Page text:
Based in Glasgow, Scotland, and Berlin, Germany, Alba Orbital wants to get more people building and launching their own satellites by democratizing access to space via the PocketQube standard. They provide a hub of support for PocketQube satellites by building their own platforms as well as ground stations and launch services to companies, universities and space agencies around the world. Momentus’ flexible shuttle service is a perfect complement to Alba’s offering.

A graduate of the prestigious Y Combinator program and based in Santa Clara, California, Momentus announced a $25.5 million Series A raise last year, bringing total funding to nearly $50 million. Momentus employs new and proprietary technologies, including water plasma propulsion to enable revolutionary low cost orbital shuttle and charter services. The prototype of the Vigoride vehicle, “El Camino Real,” was launched and tested last year. The first full-scale Vigoride test mission is planned for Q4 of 2020 on the SpaceX dedicated rideshare mission.

Tom Walkinshaw, CEO and Founder of Alba Orbital, said the company is very excited to be partnering with Momentus on their first rideshare mission in December, where we plan to deploy a record number of PocketQubes in orbit. The flexibility which Momentus offers enables access to proven rocket platforms, increasing mission reliability and performance.

Mikhail Kokorich, CEO of Momentus, added Alba Orbital is a key partner for Momentus, enabling the company to service PocketQube customers with demonstration missions in form factors even smaller than cubesats. The firm looks forward to launching 10 PocketQubes in December as well as many more in the near future.


New Space Electronics Now Being Offered for Constellations by RUAG Space

RUAG Space is now offering new electronics that are suited to the needs of satellite constellations.

For constellations of hundreds or thousands of smallsats, products in high volumes, lower cost, on-time and on-quality delivery are needed. RUAG Space has developed novel products and processes specifically meeting the needs of satellite constellations. The international space supplier with sites in six different countries and headquartered in Switzerland is offering new electronic and mechanical products for constellations.

Peter Guggenbach, EVP, RUAG Space, stated that the company can offer a unique mix of the firm’s vast experience in hundreds of space missions, combined with the company’s high volume production that fosters lean operations and automated processes, to customers. For constellations, RUAG offers the world leading navigation product, fully embedded on the onboard-computer. RUAG’s constellation Global Navigation Satellite System (GNSS) receiver is offering a high quality and cost-effective solution for applications deployed in larger quantities. The receiver can precisely determine a satellite’s position in orbit and works with both GPS and Galileo signals. In total, more than 20 navigation receivers from RUAG Space are currently in orbit and functioning flawlessly since 2006.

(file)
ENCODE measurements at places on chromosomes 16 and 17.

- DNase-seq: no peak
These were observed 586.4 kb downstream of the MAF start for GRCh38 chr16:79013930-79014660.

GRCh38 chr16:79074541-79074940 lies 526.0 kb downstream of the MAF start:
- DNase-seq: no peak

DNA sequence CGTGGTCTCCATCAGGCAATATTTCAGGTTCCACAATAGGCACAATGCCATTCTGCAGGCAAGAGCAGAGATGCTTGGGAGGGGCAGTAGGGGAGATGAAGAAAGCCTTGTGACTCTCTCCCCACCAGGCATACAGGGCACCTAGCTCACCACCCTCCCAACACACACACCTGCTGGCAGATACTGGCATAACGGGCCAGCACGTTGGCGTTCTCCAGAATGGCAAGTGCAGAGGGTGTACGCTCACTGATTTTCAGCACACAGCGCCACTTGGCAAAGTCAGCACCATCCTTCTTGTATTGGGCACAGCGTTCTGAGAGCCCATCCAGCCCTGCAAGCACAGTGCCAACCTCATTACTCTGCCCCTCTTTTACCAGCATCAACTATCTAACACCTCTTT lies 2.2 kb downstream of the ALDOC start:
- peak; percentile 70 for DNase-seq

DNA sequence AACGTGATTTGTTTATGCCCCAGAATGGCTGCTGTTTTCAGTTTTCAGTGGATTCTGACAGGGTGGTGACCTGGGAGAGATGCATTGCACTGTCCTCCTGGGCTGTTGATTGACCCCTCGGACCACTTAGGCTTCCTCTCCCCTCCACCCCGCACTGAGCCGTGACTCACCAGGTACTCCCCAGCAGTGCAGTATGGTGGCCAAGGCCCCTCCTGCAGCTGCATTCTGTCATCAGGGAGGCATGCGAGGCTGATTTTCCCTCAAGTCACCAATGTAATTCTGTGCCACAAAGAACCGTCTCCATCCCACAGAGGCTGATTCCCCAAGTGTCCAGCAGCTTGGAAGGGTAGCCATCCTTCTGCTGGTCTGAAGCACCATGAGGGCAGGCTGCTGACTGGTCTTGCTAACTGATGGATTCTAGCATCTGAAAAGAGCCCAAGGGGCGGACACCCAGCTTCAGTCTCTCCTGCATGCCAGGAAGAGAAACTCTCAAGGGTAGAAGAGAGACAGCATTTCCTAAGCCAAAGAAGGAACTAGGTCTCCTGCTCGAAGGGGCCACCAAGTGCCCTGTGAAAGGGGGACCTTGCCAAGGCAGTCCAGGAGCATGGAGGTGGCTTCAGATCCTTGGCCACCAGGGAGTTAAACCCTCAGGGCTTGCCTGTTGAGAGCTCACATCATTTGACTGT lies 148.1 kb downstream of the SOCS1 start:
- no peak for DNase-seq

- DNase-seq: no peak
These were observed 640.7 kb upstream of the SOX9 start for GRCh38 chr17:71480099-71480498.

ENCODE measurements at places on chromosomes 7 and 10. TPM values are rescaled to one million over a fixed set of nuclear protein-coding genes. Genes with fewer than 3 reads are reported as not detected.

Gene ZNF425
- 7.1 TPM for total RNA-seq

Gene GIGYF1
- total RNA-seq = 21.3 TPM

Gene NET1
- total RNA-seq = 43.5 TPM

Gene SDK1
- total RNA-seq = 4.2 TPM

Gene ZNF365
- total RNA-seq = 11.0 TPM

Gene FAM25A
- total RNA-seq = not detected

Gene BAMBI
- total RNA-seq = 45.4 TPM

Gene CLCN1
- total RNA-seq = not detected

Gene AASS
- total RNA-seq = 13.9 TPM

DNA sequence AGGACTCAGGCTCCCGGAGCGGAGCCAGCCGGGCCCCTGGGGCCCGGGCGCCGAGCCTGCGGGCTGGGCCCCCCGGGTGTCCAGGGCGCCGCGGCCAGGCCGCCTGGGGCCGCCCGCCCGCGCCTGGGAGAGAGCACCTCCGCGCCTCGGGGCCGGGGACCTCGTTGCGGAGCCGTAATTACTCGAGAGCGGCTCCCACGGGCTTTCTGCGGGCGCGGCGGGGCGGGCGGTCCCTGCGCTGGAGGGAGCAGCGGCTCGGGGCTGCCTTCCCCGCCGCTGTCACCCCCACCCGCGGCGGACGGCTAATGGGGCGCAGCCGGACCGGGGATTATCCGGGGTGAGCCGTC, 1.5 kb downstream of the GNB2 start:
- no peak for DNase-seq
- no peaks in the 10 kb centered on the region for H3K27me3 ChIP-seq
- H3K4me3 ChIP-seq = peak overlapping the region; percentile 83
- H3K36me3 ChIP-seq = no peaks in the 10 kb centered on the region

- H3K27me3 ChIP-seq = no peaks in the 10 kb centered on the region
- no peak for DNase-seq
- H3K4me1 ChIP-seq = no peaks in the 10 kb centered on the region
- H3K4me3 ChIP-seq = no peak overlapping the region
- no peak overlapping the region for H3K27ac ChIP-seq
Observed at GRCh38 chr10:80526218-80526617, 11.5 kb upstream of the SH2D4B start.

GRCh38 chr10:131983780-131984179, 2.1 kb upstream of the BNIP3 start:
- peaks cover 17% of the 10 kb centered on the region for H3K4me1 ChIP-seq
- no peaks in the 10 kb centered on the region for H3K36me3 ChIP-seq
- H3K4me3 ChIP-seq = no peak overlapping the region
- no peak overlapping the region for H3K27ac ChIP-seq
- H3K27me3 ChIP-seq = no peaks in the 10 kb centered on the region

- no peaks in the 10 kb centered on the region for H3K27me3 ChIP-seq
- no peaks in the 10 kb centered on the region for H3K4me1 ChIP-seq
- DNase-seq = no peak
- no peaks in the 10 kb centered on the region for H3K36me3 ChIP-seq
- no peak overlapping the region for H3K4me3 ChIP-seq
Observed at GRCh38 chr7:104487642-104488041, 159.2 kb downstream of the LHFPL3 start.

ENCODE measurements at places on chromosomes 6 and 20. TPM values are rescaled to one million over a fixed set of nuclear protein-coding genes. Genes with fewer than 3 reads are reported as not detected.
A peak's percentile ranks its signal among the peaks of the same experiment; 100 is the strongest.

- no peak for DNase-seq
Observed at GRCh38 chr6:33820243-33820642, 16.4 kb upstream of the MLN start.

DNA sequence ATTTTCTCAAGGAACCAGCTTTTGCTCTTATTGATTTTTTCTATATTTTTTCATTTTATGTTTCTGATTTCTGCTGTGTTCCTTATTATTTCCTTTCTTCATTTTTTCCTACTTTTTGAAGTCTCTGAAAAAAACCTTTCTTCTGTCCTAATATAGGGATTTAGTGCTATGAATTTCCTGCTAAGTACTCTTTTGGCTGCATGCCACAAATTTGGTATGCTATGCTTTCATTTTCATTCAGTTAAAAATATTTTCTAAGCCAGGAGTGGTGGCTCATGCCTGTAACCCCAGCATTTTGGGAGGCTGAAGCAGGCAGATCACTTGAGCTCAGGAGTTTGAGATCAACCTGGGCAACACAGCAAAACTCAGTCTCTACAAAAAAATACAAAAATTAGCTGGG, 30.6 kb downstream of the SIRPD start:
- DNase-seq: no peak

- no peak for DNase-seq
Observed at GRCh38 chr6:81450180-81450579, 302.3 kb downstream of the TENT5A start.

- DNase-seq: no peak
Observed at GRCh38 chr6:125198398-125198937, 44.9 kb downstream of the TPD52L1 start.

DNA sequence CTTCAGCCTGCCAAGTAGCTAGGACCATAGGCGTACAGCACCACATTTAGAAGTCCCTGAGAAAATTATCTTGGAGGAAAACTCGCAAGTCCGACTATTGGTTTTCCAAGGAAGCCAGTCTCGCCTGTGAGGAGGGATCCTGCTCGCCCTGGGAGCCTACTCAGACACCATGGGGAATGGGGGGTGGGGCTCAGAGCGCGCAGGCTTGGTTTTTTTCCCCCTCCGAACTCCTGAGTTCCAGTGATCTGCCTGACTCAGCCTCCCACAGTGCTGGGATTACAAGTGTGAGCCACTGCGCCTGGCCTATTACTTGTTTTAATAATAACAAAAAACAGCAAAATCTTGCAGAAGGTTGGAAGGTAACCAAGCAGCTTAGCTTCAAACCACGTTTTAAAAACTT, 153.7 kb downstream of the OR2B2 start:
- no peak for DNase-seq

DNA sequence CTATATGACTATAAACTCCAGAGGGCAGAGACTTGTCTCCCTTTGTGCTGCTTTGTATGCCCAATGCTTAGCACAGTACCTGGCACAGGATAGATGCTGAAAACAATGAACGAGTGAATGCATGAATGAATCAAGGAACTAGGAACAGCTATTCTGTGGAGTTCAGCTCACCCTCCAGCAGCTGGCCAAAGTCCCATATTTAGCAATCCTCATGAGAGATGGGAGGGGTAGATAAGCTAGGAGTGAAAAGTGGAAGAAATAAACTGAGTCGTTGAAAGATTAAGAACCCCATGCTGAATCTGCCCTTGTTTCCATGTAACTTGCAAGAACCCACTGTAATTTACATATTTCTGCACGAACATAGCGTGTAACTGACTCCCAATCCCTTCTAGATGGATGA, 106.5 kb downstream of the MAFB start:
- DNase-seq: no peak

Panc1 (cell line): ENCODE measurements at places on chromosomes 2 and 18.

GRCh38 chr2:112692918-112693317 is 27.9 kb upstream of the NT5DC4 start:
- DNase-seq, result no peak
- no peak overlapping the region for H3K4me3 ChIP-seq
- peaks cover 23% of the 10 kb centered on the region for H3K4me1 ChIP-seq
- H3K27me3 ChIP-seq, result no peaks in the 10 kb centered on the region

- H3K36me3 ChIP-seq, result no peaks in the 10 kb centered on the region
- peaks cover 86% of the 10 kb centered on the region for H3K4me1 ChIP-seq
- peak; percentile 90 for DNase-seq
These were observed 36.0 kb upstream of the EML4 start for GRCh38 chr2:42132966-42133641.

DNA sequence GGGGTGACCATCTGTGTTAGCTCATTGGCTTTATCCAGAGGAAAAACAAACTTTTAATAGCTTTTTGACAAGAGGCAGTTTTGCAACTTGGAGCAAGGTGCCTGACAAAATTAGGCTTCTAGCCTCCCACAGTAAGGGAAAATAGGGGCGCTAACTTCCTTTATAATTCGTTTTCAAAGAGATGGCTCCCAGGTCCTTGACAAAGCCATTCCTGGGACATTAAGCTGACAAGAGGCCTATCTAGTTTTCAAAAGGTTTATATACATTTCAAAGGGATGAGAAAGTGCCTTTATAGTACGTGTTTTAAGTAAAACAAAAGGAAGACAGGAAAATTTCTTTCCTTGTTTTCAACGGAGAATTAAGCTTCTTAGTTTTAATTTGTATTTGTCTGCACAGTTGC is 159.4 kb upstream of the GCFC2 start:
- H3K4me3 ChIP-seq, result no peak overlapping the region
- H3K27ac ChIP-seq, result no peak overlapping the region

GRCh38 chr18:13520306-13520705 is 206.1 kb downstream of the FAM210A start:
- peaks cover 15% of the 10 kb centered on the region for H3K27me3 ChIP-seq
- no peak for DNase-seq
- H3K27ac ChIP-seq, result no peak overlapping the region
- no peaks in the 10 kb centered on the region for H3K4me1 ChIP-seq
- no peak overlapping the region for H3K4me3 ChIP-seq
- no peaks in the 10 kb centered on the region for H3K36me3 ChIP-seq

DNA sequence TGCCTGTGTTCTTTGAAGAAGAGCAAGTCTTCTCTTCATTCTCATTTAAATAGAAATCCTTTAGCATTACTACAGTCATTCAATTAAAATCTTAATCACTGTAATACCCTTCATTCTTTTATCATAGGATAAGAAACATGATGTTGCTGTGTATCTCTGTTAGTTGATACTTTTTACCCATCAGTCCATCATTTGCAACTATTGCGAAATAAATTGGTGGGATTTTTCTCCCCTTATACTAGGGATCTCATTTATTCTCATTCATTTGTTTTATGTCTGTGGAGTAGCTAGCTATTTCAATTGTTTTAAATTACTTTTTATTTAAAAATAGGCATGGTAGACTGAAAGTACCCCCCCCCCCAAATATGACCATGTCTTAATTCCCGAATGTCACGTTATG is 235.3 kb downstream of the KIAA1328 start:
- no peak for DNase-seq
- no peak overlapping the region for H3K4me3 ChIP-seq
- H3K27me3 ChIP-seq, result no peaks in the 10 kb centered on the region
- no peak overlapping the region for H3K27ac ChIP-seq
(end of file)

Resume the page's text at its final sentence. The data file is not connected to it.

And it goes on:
RUAG’s new onboard-computer for constellations (cOBC) is the “brain” of a satellite. The onboard computer controls and monitors the payload of the satellite and many other subsystems. For constellation onboard computing RUAG offers a combination of its cOBC and its constellation Interface Unit products (cIU).

Direct technical interface for U.S. customers For its entire electronics portfolio – from onboard-computers, navigation receivers to antennas and more – RUAG Space offers a direct technical interface in its office in Denver, Colorado – offering a customer service close to U.S. clients.

Mechanisms for constellations RUAG Space also offers new mechanisms to its satellite constellations customers, for example mechanisms that point the small satellite’s engines. The electric propulsion is necessary to bring the satellite exactly into its position and to maintain this position over the lifetime of several years. In January RUAG’s electric propulsion pointing mechanisms have been successfully used for the Eutelsat KONNECT satellite.

Guggenbach added that the company’s pointing mechanisms are carefully designed to minimize mass, manage orbital temperature extremes and deliver exact pointing accuracy over many years of service lifetime.

Established products for constellations are RUAG’s dispensers, structures, thermal insulation and satellite handling equipment. A low cost solar array drive mechanism from RUAG Space is also currently in qualification, with completion expected by the end of 2020.

Additional information is available at this direct infolink…